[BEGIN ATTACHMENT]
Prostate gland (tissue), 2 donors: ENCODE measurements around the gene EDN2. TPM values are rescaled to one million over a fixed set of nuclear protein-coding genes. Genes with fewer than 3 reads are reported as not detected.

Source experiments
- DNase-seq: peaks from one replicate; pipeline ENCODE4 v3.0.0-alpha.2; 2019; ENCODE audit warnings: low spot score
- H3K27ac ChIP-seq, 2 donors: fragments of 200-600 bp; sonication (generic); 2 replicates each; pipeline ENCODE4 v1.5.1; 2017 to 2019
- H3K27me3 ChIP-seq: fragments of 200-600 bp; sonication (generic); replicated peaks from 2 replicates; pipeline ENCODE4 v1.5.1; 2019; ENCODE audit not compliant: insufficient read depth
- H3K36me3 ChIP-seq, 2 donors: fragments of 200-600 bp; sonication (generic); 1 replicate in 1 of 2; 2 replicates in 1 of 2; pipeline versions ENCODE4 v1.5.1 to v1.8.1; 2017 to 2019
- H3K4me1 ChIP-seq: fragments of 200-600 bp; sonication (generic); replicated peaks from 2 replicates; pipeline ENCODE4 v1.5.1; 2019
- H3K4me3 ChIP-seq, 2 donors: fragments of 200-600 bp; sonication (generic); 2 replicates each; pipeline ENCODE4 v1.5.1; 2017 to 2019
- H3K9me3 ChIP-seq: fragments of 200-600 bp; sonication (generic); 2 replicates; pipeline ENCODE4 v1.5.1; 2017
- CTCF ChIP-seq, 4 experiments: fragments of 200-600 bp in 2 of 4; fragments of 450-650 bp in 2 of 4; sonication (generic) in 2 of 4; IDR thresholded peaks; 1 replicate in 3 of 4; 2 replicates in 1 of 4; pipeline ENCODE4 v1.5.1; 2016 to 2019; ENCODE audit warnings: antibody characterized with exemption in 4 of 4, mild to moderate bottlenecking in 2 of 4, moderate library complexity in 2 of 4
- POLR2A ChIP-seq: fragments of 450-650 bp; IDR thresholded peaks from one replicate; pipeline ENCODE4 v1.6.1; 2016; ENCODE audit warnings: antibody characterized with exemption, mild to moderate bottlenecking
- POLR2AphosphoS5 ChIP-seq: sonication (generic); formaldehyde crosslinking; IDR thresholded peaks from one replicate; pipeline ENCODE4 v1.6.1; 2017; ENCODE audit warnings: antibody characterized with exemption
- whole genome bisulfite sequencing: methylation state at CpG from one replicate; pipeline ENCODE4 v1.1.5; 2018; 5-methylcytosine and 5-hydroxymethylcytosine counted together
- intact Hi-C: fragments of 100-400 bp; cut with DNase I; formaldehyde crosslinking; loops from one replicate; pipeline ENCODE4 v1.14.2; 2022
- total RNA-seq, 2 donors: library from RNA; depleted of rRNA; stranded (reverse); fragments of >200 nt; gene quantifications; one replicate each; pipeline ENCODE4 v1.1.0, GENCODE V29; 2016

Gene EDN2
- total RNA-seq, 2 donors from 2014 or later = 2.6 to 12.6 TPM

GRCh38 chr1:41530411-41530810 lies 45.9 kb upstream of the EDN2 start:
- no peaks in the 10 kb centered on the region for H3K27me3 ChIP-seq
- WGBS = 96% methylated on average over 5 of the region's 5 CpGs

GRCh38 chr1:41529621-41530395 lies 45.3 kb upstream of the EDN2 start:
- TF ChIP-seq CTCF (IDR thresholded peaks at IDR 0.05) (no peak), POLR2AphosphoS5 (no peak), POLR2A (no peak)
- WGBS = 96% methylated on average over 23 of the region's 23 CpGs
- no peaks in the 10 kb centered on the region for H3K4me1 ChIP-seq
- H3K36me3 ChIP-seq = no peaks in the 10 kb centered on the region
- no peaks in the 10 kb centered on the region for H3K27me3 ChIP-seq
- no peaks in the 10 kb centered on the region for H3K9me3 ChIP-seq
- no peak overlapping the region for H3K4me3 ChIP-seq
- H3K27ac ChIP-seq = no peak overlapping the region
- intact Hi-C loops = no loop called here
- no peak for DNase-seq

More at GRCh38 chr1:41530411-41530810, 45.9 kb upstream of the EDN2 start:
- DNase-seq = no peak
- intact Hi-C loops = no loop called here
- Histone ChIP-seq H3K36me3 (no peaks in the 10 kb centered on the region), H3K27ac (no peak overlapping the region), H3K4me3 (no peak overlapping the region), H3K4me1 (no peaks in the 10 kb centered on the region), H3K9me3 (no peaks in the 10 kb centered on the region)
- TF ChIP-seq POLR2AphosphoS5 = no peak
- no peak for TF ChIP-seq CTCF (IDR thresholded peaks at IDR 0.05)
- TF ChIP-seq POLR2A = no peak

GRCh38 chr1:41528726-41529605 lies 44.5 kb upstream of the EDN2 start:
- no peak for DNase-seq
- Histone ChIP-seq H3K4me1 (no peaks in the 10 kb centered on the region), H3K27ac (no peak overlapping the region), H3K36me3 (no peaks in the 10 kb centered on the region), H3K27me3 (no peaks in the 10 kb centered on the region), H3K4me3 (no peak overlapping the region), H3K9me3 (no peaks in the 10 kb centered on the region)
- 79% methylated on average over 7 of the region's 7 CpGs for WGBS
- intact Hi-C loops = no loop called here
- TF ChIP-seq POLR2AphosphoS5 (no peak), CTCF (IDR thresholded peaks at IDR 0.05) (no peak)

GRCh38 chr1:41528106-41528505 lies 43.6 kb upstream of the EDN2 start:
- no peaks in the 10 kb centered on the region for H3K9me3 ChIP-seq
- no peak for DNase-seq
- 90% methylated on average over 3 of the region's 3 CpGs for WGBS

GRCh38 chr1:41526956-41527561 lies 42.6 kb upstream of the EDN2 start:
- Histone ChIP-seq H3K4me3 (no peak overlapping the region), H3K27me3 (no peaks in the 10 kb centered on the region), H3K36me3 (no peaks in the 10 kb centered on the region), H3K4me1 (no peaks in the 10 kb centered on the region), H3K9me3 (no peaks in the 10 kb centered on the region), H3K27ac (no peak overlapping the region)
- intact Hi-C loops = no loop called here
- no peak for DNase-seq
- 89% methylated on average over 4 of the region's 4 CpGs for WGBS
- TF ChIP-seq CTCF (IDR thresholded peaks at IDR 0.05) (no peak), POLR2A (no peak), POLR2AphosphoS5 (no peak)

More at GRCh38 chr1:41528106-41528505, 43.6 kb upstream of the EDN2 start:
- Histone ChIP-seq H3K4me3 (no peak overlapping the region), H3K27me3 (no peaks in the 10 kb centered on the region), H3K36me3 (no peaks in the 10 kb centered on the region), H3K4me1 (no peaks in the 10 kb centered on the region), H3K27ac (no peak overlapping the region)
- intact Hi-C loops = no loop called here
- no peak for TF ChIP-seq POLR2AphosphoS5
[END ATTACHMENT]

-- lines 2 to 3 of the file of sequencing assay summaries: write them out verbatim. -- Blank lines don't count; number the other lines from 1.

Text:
Source experiments
- DNase-seq: peaks from one replicate; pipeline ENCODE4 v3.0.0-alpha.2; 2019; ENCODE audit warnings: low spot score